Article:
Yesterday, Aufgang Architects filed a permit for a new building by Adam America (one of two by the developer that day), at 120 Union Avenue in the Broadway Triangle. They plan to erect a 86,000-square foot building with nearly 70,000 square feet of apartments (there will be 96) and 1,750 square feet of retail space. The six-story, 70-foot-tall building will include 65 garage parking spaces, a bit more than required by zoning.
The area was rezoned in 2009 with the obvious (albeit unstated) intention of making way for more Hasidic development. The Satmar rebbes of South Williamsburg can deliver a lot of votes, and Giuliani and Bloomberg both listened to their calls for more room for growth. While the hipster parts of Williamsburg are tightly zoned, and are becoming more and more unaffordable by the day, the Hasids have managed to build themselves out of spiraling prices.
But gentrification has proceeded faster than its drafters perhaps expected, and Adam America is now in the enviable position of building housing for artisten under rules made for Hasids.
The most obvious benefit was the rezoning itself, which would likely not have been granted in East Williamsburg or Bushwick without affordable housing set-asides.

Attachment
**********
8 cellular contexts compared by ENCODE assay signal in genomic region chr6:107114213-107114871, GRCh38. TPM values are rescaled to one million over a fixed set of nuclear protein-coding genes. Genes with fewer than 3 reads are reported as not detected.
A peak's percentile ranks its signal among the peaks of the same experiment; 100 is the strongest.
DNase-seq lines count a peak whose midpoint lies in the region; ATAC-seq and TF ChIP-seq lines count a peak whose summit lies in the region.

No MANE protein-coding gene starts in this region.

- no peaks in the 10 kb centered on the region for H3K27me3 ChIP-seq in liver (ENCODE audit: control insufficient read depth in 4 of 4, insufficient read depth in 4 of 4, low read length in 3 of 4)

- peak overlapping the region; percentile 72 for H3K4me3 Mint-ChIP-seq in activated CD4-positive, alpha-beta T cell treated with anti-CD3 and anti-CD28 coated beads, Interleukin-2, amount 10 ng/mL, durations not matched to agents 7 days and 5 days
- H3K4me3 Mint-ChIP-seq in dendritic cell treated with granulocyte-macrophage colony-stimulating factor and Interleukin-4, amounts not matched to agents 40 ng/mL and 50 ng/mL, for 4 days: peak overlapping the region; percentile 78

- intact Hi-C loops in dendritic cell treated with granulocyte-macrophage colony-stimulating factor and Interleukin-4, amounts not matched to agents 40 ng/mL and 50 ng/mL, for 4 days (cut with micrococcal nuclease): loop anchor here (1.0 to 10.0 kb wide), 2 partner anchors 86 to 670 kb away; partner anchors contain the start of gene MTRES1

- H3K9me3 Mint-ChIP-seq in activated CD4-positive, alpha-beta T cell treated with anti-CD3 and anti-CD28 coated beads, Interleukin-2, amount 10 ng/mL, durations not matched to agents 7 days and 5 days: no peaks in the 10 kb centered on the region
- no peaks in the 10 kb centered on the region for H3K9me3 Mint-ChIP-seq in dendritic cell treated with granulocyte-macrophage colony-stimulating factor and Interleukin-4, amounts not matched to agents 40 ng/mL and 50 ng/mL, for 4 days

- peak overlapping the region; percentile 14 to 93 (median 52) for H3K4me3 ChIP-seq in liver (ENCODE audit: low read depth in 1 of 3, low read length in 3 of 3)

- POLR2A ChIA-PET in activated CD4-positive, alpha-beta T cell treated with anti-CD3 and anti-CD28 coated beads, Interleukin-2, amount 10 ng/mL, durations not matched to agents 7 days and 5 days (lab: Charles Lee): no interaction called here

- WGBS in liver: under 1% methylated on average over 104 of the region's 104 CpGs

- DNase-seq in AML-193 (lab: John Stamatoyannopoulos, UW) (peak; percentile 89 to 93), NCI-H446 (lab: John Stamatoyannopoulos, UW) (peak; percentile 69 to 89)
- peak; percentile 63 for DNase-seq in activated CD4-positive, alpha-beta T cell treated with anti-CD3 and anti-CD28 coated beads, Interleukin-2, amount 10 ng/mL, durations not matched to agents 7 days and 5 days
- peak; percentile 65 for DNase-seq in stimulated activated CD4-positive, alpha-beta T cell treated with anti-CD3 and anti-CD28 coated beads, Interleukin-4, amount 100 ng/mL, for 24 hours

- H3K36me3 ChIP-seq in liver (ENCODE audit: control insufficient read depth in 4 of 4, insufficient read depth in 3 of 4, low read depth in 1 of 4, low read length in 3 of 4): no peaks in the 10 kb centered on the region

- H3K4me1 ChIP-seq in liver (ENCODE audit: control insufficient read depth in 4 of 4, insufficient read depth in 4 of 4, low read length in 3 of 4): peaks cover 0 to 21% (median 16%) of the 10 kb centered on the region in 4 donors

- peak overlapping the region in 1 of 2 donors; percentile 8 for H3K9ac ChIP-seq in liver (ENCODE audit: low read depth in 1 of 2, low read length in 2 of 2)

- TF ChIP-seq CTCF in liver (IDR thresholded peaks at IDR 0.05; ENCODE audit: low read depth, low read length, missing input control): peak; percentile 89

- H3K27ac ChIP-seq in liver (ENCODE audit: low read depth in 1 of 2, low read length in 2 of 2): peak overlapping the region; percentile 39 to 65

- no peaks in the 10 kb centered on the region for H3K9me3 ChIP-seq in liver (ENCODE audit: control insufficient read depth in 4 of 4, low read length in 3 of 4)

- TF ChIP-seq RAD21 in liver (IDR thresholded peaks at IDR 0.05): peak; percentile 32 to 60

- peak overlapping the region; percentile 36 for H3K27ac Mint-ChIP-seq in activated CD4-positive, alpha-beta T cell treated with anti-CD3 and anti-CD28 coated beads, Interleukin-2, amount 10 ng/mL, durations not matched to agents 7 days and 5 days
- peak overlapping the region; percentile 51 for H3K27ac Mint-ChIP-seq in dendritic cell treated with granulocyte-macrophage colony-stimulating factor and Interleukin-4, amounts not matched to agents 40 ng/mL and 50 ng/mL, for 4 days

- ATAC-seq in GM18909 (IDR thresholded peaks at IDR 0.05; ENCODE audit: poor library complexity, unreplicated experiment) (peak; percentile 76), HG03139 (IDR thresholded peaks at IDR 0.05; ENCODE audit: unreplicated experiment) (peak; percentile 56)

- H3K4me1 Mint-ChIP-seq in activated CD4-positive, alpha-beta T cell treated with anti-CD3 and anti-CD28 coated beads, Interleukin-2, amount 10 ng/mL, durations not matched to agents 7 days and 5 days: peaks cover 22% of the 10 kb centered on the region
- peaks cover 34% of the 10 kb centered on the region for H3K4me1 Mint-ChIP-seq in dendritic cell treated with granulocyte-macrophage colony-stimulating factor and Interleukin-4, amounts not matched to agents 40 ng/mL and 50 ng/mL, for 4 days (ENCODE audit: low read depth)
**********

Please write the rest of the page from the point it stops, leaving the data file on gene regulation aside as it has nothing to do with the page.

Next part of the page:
But there’s also the land’s tax status. Because the developers are building on land that politicians thought of as Hasidic, they’ll benefit from a tax deduction that wouldn’t be handed out for many projects north, east, south and west of here.
Most close-in Brooklyn neighborhoods have been added to the so-called “421-a geographical exclusion areas,” where developers are not eligible for tax abatements without including affordable housing. The general logic is that you have to build affordable housing in gentrifying neighborhoods to get the tax abatement.
But the maps can be irrational and politicized. There’s obvious gerrymandering around Crown Heights, home to the Lubavitchers, and South Williamsburg, along with its spillover neighborhoods, like the Broadway Triangle, where Satmar adherents predominate. Unlike areas around them, they do not have to pay property taxes for a number of years. (Another absurdity is that you don’t get the tax abatement for building in East New York, which seems a cruel way to incentivize below-market development in neighborhoods where market rents are still so low.)
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